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Risk and Time Preferences, Subjective Social Status, and Smoking Behaviors

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Objectives: In the context of rapidly developing economies, socioeconomic changes bring about increased inequality, lower perceived social status, stress, and depression, all of which contribute to the high incidence of smoking. In this study, we investigate the linkages between social status and smoking behaviors. Methods: Using data from Indonesia, we use regression analysis to study the roles of socioeconomic factors and individual risk and time preferences in determining smoking behaviors. Results: We find that both objective and perceived social status matter, but the role of perceived social status is orders of magnitude larger than that of objective social status measures, such as income or education. Conclusions: Whereas traditional policies focused on income or education can be effective in reducing smoking, our results suggest that much more can be achieved through policies that target inequality and socioeconomic stress.
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Keywords: RISK PREFERENCES; SMOKING; SOCIOECONOMIC STATUS; SUBJECTIVE SOCIAL STATUS; TIME PREFERENCES

Document Type: Research Article

Affiliations: 1: Younoh Kim, Associate Professor, Department of Economics and International Business, Sam Houston State University, Huntsville, TX, United States 2: Vlad Radoias, Associate Professor, Department of Economics and International Business, Sam Houston State University, Huntsville, TX, United States;, Email: [email protected]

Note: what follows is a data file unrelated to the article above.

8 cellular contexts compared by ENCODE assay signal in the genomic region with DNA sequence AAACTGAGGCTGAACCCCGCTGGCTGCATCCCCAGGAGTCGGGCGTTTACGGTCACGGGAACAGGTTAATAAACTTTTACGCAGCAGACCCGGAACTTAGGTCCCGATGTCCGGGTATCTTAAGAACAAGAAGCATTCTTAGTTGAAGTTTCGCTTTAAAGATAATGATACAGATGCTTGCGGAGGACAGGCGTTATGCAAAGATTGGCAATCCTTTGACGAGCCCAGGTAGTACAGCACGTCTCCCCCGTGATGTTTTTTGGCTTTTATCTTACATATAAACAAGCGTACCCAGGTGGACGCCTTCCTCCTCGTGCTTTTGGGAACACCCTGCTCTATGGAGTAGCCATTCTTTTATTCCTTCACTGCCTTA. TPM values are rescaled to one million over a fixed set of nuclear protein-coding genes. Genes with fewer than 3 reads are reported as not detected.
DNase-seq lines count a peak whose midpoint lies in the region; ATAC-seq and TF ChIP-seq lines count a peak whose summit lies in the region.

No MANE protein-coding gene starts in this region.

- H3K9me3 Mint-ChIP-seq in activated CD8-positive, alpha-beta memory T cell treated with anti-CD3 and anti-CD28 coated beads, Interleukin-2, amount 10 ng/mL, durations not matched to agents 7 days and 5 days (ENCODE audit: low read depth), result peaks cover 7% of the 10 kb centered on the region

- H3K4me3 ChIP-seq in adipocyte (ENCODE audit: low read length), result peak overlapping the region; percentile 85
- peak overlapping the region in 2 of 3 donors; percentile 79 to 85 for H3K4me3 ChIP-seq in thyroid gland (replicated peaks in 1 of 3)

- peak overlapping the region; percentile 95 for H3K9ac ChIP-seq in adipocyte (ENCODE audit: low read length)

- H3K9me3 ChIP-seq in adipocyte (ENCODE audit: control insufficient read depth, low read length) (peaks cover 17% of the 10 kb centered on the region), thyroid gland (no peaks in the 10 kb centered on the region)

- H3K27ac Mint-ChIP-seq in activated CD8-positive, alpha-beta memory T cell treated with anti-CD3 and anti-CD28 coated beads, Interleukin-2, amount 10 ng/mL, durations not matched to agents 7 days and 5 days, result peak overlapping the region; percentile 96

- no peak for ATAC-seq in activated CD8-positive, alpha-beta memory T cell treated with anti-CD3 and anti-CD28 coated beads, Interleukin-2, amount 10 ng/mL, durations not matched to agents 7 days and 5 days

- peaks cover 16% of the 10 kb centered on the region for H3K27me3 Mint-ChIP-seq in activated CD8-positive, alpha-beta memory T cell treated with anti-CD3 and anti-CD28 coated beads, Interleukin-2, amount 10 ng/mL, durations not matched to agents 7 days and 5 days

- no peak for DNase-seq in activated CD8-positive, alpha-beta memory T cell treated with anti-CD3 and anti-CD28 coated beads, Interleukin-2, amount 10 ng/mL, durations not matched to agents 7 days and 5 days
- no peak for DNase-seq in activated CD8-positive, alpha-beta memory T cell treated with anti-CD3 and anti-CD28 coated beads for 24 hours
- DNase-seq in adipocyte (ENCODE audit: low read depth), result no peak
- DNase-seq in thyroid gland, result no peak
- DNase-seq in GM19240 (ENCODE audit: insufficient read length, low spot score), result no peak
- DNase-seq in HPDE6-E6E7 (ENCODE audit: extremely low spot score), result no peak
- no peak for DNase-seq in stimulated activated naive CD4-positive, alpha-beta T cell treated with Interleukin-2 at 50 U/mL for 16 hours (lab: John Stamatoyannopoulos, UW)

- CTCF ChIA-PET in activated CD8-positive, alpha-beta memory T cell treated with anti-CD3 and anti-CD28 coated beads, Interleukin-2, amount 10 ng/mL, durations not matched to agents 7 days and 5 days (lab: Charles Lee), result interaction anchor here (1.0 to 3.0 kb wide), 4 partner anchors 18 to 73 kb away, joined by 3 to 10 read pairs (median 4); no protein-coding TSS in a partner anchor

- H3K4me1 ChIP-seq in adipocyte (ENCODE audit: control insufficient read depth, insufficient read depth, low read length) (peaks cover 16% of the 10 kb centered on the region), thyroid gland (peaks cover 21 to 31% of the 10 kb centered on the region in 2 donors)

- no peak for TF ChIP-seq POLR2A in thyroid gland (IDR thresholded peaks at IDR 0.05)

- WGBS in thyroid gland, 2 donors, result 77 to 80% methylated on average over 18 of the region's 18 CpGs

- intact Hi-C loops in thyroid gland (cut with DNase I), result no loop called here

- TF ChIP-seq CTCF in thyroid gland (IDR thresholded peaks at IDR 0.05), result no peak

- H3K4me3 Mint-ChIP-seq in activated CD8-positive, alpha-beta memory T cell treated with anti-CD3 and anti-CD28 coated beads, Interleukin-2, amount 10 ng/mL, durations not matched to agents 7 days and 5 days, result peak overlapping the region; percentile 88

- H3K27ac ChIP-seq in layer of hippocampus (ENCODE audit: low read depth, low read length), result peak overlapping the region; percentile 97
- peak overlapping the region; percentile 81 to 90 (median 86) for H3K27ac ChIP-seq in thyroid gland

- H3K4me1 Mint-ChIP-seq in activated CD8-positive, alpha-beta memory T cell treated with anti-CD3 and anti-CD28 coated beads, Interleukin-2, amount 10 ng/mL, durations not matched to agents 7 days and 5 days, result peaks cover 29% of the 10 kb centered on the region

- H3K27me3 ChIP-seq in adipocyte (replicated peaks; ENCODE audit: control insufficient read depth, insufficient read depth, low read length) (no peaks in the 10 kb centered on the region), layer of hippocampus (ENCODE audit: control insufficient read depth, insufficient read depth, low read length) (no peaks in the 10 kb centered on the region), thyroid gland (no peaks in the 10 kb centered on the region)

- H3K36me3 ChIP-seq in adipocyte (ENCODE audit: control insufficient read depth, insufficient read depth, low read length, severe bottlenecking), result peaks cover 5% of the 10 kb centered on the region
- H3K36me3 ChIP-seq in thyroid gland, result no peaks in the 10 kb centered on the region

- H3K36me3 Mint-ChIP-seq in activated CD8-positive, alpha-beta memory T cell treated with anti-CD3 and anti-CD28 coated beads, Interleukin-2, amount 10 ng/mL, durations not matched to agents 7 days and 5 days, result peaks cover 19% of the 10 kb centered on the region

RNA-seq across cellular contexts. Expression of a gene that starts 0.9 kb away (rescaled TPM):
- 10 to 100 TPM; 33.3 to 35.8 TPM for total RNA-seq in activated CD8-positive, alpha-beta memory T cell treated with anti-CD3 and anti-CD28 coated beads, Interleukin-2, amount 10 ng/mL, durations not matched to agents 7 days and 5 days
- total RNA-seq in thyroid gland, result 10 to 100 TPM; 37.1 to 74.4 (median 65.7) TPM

Publication date: March 1, 2021

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  • The American Journal of Health Behavior seeks to improve the quality of life through multidisciplinary health efforts in fostering a better understanding of the multidimensional nature of both individuals and social systems as they relate to health behaviors.

    The Journal aims to provide a comprehensive understanding of the impact of personal attributes, personality characteristics, behavior patterns, social structure, and processes on health maintenance, health restoration, and health improvement; to disseminate knowledge of holistic, multidisciplinary approaches to designing and implementing effective health programs; and to showcase health behavior analysis skills that have been proven to affect health improvement and recovery.

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